Though I am still in Gothenburg for another two weeks, I have moved within the city limits to stay with a family in a more suburban area (Askim) for the rest of my time here. They live in a lovely 3-story house with two small children, and I am super excited to experience Sweden in a new way: homestay-style.
On Saturday, my first full day with the family, we did a day trip to Tjolöholms Slott, a nearby castle built at the turn of the 19th century. Rather than being a royal property, the castle was commissioned by a very rich merchant who wanted an extravagant “country home.” It is a 30-minute drive from Gothenburg and sits very close to the water.
I wish I could show you the inside of the castle, but photos were not allowed, and we were in a big tour group. The interior is fanciful, with every inch covered in highly detailed carvings, art, or wallpaper. There is a Queen of Sheba painting that was specifically commissioned for the castle interior and, with the way it was framed, can never be separated from the wall. The painting cost about $2000 then, which would be $56,000 now considering inflation. Also, the architect adding wooden carvings to the moldings and staircases in the form of characters from traditional Swedish fables and Shakespeare’s A Midsummer Night’s Dream. One room, the smoking room, used only Moroccan design elements.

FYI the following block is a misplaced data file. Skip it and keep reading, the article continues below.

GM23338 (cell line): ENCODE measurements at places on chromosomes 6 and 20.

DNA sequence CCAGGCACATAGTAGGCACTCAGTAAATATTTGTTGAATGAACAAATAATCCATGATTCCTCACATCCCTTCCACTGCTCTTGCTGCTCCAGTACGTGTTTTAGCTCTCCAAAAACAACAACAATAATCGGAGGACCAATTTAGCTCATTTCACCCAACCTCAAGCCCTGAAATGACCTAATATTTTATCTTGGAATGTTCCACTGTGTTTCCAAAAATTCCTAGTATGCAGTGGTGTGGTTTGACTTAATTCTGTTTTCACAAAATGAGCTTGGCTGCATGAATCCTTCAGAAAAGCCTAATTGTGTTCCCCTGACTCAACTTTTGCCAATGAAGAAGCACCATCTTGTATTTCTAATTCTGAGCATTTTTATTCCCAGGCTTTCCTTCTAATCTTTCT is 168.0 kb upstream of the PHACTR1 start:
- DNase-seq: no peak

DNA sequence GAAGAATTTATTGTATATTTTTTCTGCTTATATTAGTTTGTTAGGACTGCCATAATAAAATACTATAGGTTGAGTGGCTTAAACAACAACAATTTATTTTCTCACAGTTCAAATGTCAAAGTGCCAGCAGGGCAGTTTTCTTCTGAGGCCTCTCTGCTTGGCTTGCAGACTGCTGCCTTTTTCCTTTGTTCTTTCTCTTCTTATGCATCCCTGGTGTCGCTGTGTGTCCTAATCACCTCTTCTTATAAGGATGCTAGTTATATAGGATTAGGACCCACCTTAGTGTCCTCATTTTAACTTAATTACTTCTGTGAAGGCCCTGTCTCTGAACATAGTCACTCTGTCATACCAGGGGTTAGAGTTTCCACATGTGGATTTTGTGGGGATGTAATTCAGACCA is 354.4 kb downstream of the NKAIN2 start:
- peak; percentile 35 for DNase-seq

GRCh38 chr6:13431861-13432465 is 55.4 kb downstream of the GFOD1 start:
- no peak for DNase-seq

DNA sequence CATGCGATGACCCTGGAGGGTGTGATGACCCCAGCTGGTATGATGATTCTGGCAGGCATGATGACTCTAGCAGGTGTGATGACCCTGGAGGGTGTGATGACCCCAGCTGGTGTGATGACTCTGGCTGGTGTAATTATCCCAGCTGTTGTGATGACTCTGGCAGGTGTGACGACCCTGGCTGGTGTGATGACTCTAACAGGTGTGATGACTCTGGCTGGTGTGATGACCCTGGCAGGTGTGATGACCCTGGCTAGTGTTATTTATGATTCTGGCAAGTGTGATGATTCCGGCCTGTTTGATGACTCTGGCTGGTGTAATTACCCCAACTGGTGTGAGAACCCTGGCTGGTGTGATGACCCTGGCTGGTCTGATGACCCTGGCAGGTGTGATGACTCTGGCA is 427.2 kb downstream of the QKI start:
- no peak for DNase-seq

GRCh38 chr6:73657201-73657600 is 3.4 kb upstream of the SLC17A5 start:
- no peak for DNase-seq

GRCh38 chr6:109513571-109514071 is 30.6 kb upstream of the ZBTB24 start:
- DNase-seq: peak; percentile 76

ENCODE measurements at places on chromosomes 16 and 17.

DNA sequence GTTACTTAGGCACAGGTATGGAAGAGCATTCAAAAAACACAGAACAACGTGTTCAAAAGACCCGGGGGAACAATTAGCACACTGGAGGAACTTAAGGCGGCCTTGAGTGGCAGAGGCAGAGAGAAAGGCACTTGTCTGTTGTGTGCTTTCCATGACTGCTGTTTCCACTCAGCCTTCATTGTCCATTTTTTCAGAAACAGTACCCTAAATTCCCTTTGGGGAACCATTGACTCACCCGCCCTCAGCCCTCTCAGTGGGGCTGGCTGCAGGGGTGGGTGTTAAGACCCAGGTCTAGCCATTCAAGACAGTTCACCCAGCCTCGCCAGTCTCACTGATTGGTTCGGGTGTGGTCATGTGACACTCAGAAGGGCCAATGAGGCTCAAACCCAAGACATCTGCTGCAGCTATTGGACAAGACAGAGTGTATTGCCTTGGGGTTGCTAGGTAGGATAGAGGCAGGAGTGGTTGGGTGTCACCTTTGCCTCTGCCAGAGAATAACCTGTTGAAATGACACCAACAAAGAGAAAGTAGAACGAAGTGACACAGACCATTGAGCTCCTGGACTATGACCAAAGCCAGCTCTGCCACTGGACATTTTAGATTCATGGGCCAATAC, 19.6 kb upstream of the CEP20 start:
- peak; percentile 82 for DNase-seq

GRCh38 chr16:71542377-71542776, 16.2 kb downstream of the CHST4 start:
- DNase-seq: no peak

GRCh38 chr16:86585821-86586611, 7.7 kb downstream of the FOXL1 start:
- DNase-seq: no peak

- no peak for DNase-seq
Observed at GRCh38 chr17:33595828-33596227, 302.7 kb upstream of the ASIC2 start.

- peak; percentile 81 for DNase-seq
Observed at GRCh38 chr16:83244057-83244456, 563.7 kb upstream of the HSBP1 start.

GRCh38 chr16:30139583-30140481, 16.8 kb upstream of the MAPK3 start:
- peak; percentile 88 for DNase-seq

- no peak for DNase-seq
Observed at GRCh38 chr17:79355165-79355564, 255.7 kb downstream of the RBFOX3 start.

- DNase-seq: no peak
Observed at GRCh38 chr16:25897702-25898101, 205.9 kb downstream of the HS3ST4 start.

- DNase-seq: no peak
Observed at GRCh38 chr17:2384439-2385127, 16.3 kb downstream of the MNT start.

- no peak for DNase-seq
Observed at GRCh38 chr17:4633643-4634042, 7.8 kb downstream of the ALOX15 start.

Finally, the castle was also hosting a Jane Austen costume exhibit! Those of you who have known me since I was twelve or younger will know that I went through a serious Jane Austen phase, as I suppose many tween girls do. It was cool to see the same outfits worn by Colin Firth, Kate Winslet, and Emma Thompson in film adaptations of Pride & Prejudice and Sense & Sensibility there at the castle. It was also a bit anachronistic – Jane Austen’s stories, and the respective fashions, were around 100 years before Tjolöholms Slott was built.